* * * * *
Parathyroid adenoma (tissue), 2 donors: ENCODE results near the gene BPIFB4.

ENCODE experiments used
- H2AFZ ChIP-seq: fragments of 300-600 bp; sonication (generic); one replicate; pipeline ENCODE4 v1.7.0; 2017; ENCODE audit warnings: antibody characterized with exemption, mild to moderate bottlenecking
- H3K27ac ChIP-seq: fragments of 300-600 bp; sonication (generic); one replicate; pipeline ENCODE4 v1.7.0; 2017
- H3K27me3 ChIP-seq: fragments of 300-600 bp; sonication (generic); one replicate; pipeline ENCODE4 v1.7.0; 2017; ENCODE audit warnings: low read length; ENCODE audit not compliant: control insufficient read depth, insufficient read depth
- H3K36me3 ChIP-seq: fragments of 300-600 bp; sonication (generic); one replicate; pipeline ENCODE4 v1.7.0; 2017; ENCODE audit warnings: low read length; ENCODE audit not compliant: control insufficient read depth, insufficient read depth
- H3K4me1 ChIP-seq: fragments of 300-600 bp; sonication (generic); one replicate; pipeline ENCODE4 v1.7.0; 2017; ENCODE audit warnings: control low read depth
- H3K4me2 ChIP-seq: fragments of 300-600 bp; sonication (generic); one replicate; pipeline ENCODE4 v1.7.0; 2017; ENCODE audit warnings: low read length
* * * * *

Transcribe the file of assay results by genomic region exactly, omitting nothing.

Parathyroid adenoma (tissue), 2 donors: ENCODE results near the gene BPIFB4.

ENCODE experiments used
- H2AFZ ChIP-seq: fragments of 300-600 bp; sonication (generic); one replicate; pipeline ENCODE4 v1.7.0; 2017; ENCODE audit warnings: antibody characterized with exemption, mild to moderate bottlenecking
- H3K27ac ChIP-seq: fragments of 300-600 bp; sonication (generic); one replicate; pipeline ENCODE4 v1.7.0; 2017
- H3K27me3 ChIP-seq: fragments of 300-600 bp; sonication (generic); one replicate; pipeline ENCODE4 v1.7.0; 2017; ENCODE audit warnings: low read length; ENCODE audit not compliant: control insufficient read depth, insufficient read depth
- H3K36me3 ChIP-seq: fragments of 300-600 bp; sonication (generic); one replicate; pipeline ENCODE4 v1.7.0; 2017; ENCODE audit warnings: low read length; ENCODE audit not compliant: control insufficient read depth, insufficient read depth
- H3K4me1 ChIP-seq: fragments of 300-600 bp; sonication (generic); one replicate; pipeline ENCODE4 v1.7.0; 2017; ENCODE audit warnings: control low read depth
- H3K4me2 ChIP-seq: fragments of 300-600 bp; sonication (generic); one replicate; pipeline ENCODE4 v1.7.0; 2017; ENCODE audit warnings: low read length